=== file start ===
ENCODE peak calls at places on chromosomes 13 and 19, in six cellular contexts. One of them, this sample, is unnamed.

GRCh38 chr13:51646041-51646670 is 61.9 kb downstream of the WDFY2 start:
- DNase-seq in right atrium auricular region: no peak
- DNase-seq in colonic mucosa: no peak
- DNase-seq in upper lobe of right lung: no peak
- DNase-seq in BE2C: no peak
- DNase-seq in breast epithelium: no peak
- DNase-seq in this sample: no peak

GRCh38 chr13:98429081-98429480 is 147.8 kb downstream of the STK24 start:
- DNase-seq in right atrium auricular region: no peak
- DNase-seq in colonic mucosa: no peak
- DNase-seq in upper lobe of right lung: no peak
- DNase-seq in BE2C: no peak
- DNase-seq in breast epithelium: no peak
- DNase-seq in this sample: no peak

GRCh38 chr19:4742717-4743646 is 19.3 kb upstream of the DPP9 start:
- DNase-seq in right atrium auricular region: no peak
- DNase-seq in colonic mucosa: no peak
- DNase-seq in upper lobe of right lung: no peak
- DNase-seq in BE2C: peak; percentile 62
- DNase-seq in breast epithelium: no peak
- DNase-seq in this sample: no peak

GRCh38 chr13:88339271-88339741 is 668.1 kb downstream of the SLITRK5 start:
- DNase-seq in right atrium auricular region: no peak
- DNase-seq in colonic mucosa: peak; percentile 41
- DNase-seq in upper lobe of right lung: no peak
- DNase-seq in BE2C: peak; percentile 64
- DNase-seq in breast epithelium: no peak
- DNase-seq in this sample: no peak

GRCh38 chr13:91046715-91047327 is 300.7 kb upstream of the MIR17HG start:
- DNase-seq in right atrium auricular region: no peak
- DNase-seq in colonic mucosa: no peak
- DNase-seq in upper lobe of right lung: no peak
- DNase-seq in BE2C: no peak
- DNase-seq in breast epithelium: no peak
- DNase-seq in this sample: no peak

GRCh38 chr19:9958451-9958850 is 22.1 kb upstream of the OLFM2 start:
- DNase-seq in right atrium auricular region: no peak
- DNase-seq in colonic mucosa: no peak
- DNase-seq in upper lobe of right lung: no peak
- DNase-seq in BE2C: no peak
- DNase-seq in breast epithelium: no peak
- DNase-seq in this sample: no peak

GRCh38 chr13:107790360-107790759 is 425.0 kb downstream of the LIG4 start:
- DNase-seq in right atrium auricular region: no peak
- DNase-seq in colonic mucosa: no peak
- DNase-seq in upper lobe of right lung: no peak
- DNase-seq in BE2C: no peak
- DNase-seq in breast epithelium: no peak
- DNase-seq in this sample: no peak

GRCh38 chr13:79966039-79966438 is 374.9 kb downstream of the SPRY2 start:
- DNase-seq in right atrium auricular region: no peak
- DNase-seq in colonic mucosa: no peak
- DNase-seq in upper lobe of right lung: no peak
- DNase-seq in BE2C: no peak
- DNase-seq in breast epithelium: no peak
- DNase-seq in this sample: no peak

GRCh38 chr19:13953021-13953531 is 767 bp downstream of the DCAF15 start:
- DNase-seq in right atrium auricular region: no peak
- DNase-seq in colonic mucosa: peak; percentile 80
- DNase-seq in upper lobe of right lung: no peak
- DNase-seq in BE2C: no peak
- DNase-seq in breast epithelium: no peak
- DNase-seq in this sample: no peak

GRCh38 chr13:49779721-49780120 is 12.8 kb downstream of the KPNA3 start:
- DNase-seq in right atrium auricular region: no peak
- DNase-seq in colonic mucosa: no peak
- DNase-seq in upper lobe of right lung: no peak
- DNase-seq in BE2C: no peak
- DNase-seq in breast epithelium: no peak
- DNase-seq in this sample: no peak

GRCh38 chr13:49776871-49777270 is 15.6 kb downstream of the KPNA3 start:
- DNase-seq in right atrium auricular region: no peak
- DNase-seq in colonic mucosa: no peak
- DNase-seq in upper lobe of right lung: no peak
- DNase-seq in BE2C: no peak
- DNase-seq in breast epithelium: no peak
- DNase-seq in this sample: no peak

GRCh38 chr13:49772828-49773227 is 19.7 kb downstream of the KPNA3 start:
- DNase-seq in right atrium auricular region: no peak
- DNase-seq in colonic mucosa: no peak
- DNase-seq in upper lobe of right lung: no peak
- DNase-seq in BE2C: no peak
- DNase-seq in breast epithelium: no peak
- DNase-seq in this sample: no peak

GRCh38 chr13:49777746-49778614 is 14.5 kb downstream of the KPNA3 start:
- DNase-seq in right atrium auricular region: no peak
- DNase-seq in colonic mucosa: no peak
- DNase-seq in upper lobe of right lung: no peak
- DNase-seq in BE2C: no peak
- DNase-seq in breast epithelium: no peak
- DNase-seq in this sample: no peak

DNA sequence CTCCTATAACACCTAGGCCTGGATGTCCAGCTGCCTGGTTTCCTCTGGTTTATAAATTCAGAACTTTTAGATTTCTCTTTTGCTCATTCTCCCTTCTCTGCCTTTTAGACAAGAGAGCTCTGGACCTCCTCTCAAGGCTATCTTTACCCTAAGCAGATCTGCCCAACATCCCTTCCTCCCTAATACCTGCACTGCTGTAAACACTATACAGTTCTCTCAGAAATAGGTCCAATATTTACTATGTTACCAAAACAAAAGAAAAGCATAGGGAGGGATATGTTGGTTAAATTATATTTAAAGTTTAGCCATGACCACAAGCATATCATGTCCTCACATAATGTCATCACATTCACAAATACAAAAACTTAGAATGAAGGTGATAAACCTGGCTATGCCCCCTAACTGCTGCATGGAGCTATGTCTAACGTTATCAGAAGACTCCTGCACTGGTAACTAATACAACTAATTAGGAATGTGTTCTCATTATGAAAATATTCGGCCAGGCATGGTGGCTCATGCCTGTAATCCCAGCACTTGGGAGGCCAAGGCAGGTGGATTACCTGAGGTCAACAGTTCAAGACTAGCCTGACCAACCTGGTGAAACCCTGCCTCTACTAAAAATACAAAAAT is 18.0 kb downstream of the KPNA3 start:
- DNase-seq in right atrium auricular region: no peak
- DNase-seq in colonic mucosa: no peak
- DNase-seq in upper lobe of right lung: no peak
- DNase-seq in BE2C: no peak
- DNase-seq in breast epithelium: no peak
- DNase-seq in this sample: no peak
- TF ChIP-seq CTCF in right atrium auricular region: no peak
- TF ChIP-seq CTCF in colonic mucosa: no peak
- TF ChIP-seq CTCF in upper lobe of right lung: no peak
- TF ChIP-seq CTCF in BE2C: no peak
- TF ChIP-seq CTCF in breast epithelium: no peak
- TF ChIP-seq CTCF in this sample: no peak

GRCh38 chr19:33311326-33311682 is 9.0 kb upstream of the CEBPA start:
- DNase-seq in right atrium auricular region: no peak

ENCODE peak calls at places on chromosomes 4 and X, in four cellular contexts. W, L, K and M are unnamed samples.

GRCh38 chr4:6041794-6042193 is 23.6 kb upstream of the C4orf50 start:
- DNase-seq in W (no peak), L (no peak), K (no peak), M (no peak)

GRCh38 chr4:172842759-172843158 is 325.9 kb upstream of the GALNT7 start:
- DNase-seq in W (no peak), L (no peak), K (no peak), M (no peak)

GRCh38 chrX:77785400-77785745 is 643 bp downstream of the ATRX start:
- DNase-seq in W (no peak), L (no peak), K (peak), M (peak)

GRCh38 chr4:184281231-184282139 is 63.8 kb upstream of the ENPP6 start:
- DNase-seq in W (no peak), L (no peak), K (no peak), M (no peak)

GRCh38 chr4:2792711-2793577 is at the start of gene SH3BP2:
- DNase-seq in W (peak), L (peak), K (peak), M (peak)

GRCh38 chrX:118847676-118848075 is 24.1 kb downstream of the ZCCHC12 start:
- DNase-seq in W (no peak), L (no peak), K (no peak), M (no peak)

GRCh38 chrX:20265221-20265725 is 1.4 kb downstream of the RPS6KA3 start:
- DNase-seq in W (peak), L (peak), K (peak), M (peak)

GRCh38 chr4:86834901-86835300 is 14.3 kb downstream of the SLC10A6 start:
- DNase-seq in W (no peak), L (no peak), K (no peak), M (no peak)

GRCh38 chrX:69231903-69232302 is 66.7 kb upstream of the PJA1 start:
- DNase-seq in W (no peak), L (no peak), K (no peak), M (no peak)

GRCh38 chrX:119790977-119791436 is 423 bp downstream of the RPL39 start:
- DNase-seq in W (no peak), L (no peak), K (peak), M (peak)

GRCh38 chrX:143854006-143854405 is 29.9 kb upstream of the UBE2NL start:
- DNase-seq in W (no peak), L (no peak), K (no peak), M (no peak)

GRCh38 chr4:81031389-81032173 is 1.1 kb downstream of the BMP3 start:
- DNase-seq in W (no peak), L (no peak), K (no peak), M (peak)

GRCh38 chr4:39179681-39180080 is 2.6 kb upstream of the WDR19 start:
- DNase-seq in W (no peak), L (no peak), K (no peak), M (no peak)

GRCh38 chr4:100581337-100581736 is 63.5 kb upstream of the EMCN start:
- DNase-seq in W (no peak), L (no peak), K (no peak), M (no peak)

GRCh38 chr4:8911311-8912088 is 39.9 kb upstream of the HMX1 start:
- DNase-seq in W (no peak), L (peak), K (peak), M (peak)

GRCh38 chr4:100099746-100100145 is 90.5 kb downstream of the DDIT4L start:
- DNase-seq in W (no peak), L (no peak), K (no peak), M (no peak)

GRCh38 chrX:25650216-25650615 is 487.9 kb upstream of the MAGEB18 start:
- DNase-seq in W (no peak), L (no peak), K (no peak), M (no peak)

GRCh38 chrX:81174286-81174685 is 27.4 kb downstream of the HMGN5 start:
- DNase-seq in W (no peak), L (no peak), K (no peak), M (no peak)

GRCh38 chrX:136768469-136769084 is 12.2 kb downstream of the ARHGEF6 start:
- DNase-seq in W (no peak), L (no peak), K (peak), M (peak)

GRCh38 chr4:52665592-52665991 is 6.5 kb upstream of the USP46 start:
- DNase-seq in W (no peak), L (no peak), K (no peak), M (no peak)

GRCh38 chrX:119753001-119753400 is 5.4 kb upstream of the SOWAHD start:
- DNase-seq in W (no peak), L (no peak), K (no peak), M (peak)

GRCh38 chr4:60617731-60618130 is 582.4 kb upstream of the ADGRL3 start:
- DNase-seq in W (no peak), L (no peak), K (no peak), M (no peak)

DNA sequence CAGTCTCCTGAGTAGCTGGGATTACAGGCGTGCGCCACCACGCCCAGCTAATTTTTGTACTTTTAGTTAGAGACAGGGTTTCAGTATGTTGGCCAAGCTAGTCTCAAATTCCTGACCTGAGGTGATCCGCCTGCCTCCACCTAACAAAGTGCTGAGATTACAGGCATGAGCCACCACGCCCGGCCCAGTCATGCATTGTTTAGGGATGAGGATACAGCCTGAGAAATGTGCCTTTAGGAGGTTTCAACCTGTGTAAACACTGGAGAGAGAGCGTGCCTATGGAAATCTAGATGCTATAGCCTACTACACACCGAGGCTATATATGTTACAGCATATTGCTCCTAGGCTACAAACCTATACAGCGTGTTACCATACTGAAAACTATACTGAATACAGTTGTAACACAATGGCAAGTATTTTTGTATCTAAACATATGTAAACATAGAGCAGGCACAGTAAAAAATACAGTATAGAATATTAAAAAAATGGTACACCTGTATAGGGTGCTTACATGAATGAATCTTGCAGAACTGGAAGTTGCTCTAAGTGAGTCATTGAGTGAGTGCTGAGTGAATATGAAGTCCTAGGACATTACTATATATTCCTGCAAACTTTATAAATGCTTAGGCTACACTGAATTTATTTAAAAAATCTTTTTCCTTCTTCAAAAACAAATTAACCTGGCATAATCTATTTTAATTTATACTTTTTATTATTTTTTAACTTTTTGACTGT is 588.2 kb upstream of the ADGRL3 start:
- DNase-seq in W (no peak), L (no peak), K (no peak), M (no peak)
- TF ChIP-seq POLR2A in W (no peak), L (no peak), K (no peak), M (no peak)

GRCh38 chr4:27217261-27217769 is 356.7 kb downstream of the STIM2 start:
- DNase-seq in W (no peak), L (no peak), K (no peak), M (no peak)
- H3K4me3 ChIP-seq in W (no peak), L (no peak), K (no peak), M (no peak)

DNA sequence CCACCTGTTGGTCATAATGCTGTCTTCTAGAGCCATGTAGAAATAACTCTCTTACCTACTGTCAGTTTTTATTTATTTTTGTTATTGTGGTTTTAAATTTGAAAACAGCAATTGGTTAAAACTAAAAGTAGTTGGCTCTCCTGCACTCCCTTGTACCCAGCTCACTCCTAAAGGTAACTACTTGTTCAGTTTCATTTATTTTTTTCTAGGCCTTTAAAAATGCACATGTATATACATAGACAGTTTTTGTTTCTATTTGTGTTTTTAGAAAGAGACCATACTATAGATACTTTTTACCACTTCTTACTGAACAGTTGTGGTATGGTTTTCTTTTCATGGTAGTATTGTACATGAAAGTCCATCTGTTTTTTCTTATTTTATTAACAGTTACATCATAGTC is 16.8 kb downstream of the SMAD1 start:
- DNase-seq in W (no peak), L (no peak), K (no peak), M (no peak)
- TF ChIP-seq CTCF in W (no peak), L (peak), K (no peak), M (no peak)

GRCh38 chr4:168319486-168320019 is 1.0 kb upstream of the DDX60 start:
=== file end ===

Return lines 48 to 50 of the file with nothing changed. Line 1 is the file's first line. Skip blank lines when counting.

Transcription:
- DNase-seq in BE2C: no peak
- DNase-seq in breast epithelium: no peak
- DNase-seq in this sample: no peak